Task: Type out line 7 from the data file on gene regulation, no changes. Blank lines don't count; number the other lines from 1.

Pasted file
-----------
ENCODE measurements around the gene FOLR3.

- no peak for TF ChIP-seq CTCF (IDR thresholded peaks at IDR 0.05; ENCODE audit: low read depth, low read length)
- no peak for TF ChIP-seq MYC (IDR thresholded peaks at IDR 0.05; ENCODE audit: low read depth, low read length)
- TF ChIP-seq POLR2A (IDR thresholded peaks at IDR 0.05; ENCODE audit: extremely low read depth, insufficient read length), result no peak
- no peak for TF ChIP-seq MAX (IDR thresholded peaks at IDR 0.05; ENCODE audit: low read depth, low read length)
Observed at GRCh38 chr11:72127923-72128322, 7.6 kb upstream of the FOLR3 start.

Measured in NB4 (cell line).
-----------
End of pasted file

Measured in NB4 (cell line).